Some people prefer to use shampoos, conditioners, and body soap in bar form. Not only does this save on packaging, but it saves on fuel during transportation because the products are so light. Did you know that shampoo is up to 80% water? That makes for heavy shipments! Ethique is a popular brand.
If You Do Use the Toiletries…
- Opt for the wrapped bar of soap over the plastic bottle of body wash.
- Use that same bar soap for your sink and your shower, no need to open more than one for just a day or two’s stay.
- If you do use a bottled toiletry and don’t finish it, don’t just leave it—bring it to the next hotel and finish it there (then you can leave the next one untouched!)
Bring Your Own Toothbrush and Comb
I fully understand how tempting a brand new toothbrush is—I really do—but please do your best and resist that urge, which introduces so much plastic waste into the local environment.
Avoid Bringing Individually Wrapped Toiletries
These days you can find sunscreen, insect repellant, moisturizer, and all kinds of goodies in individual, single-use plastic packets. Consider if might make more sense to bring an entire bottle of that product instead of so many ”single servings.”
Boycott Unnecessary Packaging
Check out this small roll of emergency toilet paper packaged in a hard-plastic clamshell. Granted, it’s a more elegant presentation than the wadded-up Kleenex in my pocket, but Howdy Doody, that’s a lot of plastic! Before you support any company with your hard-earned money, make sure they’re not making awful packaging choices such as this. (And you don’t need to bring toilet paper on tour, we promise!)
Unwrap Things at Home
If you buy new products with packaging, take off as much packaging as you can before you leave home. Yes, the plastic waste still exists, but no need to make it our kind host country’s problem.
Ditch the Plastic Razors, Picks & Q-tips
While you’re at it, ditch anything plastic and disposable that you can, especially those plastic dental floss picks! Also, if you’re a Q-tip user, make sure you’re getting ones with a paper handle, not plastic.
Break Free from “Freebies” or “Swag”
Sometimes you’ll be offered free things like water bottles, t-shirts, tote bags, or keychains from your tour operators. As much as we’d love to see “RetreaTours” emblazoned on a whole host of goodies, we just can’t do that in good conscience. Again, we know it’s hard to turn down free stuff (I mean, IT’S FREE!), but please think about whether you will really benefit from or use a product enough to justify its inevitable end in a landfill. Sometimes the answer might be Yes, and many times the answer is No.
Bring Your Own Reusable Bag
This might be another one you already implement at home. We do have a hot tip on what kind of bag to use, though—the one you already have! There’s a lot of debate about what kind of bag–plastic, paper, cotton, organic cotton—actually has the smallest environmental footprint, depending on what factors you consider (marine littering, transportation costs, water consumption, etc). The takeaway is to use what you already have and not accept another free giveaway one (see the above tip!) Here are some great articles on this subject by National Geographic, The Atlantic, and The Verge.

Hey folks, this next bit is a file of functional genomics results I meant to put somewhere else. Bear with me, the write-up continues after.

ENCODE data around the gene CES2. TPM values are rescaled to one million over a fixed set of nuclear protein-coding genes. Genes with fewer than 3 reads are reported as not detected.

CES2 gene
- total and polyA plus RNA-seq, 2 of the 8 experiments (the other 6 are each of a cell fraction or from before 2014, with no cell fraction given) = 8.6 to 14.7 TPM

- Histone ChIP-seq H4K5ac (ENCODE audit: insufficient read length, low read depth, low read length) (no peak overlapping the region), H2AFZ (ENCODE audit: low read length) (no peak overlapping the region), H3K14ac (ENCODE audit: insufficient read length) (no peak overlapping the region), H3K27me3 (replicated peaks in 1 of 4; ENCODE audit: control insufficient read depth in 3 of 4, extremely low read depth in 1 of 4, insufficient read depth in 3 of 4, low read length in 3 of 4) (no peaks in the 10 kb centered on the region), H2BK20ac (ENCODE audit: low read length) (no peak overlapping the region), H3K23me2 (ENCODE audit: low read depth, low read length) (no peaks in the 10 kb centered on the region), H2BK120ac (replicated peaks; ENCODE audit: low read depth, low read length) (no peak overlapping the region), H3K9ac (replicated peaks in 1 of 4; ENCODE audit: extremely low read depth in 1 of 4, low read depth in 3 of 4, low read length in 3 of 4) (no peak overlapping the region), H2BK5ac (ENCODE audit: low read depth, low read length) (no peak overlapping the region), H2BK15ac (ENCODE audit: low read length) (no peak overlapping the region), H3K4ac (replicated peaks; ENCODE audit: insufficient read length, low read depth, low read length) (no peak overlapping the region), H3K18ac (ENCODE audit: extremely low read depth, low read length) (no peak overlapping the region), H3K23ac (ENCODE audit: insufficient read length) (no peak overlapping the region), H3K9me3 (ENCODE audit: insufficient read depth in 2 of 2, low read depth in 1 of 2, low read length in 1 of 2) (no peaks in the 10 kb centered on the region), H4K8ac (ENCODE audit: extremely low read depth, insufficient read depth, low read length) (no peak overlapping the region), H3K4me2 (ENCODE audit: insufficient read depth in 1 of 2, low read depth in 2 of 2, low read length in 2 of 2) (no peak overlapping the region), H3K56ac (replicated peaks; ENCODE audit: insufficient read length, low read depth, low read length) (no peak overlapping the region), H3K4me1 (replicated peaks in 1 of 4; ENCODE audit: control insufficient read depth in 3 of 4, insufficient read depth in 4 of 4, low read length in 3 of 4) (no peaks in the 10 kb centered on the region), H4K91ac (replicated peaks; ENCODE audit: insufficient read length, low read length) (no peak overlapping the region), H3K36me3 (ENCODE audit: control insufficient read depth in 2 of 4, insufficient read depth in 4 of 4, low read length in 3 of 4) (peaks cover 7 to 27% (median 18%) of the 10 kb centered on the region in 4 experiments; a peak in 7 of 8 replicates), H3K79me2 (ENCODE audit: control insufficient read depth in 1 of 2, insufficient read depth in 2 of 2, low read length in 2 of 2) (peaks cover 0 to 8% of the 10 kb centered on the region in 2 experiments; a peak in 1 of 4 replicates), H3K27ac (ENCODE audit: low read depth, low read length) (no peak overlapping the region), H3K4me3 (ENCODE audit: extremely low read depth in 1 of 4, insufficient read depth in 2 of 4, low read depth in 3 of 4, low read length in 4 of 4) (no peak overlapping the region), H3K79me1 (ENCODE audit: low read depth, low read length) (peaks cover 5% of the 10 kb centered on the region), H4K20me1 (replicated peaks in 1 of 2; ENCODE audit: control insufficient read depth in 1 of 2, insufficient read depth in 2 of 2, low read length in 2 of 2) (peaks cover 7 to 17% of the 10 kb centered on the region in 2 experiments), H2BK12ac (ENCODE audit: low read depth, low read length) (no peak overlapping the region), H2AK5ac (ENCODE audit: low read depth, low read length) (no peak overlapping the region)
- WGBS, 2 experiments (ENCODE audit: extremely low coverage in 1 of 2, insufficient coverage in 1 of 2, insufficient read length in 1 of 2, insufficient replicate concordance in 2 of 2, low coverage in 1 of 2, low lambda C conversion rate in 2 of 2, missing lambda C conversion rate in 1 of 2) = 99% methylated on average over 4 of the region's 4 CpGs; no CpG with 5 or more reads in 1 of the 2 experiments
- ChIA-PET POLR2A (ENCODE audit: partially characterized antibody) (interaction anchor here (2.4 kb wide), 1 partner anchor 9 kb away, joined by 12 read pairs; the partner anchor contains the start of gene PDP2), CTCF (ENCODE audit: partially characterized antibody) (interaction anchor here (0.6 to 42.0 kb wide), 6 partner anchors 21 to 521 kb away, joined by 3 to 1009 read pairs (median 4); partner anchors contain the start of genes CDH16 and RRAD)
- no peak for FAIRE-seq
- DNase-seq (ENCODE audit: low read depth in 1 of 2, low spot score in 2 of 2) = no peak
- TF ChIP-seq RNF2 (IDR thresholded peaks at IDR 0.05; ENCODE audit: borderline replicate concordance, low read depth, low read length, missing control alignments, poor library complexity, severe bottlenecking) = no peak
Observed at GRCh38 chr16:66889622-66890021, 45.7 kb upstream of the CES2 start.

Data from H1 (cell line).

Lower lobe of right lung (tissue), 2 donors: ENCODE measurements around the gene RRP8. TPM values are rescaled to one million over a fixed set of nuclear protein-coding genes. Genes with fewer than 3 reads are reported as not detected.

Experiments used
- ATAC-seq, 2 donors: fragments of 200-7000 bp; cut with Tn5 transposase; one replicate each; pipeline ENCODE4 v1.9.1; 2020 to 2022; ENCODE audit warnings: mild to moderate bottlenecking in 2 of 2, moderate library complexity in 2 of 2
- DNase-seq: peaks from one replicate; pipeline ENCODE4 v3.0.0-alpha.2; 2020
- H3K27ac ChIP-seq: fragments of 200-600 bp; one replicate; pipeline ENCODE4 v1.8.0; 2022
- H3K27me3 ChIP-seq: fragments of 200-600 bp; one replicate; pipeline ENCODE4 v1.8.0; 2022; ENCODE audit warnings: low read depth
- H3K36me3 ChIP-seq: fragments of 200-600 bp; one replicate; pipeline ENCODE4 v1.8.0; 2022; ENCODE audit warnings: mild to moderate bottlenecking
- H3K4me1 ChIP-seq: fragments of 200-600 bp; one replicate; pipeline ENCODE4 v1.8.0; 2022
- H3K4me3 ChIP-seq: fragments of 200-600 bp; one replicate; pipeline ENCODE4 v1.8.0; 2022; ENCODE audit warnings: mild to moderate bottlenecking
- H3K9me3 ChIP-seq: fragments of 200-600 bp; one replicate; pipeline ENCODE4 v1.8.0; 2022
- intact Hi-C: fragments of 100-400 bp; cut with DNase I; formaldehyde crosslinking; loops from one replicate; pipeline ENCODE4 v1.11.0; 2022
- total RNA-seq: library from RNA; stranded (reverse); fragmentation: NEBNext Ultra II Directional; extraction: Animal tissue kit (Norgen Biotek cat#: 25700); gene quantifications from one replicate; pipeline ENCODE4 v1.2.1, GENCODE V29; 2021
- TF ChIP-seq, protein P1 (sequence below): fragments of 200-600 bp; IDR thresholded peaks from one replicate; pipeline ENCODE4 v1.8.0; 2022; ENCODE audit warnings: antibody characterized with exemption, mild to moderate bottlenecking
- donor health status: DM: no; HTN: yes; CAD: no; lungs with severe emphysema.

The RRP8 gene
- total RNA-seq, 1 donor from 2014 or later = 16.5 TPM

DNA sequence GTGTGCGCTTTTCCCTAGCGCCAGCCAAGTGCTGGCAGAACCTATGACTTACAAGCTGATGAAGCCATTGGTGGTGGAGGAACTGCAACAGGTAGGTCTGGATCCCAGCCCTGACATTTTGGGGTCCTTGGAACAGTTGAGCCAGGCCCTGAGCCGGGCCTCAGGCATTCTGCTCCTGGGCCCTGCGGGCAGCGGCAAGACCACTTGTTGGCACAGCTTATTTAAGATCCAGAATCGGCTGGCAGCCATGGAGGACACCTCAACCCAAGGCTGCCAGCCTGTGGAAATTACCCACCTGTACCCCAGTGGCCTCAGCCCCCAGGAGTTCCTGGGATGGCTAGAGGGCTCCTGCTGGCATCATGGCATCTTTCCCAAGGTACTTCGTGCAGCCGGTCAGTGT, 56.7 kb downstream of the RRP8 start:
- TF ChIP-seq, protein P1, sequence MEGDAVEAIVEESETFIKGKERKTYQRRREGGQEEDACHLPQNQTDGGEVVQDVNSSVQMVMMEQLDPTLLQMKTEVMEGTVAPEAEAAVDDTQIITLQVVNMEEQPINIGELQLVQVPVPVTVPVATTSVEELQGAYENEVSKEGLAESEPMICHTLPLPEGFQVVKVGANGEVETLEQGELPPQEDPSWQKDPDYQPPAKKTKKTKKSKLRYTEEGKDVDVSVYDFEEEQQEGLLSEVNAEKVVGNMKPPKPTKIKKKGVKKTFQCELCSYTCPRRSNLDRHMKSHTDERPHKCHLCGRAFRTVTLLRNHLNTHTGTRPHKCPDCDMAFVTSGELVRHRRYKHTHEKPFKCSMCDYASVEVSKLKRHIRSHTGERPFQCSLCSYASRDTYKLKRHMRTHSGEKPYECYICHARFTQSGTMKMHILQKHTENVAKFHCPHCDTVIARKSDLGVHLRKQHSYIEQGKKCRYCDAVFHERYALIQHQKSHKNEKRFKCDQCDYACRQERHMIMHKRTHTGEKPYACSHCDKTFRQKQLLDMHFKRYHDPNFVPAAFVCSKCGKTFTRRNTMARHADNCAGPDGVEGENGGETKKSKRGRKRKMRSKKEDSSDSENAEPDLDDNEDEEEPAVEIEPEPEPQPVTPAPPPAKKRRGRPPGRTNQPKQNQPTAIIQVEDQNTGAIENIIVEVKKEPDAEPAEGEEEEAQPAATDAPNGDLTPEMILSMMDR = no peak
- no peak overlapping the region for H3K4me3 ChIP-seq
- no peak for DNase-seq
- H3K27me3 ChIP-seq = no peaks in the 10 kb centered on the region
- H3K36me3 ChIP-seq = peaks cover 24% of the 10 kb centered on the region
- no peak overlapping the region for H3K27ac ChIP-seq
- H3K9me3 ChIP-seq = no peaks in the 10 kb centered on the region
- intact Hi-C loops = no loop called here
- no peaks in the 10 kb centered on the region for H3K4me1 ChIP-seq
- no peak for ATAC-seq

Reduce Other Resource Consumption
Cutting Back on Water, Electricity, and Food Waste
It’s not all about plastic, believe it or not! There are plenty of additional ways to be a gracious guest in your host country!
Water is a precious resource in short supply in many of our destinations, particularly Ladakh, the Galapagos, and while on safari in East Africa. A great way to prevent water waste to get wet, turn off the water as you lather up, then turn the water back on to rinse.
In the same vein, don’t keep the water running as you shave or brush your teeth (you’re not rinsing with tap water, are you?) You can also consider using dry shampoos on tour.
When we take off for the day’s exploration, please make sure you’ve turned off your air conditioner. We promise it won’t take long to get your room back to a perfect temperature when we return! Close your blinds while you’re away, too, to keep the room as cool as possible.
Avoid Food Waste
I know that my eyes get markedly bigger than my stomach when I encounter a delicious buffet. Know that you can always go back for seconds, thirds, and fourths! Wasting food goes beyond the actual food on your plate–it’s also the water, fertilizers, and fuel for transportation that are inherent in every bite.
More often than not, we order family-style for our small groups to avoid food waste; that way you can try a bit of everything without committing to one dish (and then I am committed to eating any leftovers!)
Why, yes, we did save the best for last! The restaurants you’ll be eating in serve up the best in local cuisine, avoiding the carbon footprint that comes with shipping food halfway across the globe. So how can you do your part? Drink local beer! It’s fun, it’s new, and you’ll be supporting the environment and local businesses!
Just one of the many, many ways BJ and I are trying to do our part.
We hope you’ve found a few tips above that resonate with you (and maybe you’ll even put into practice at home!) If you think of anything we’ve missed, please email me or leave a comment below!
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Any other thoughts or suggestions about how to be a good guest in your host country? Leave them below!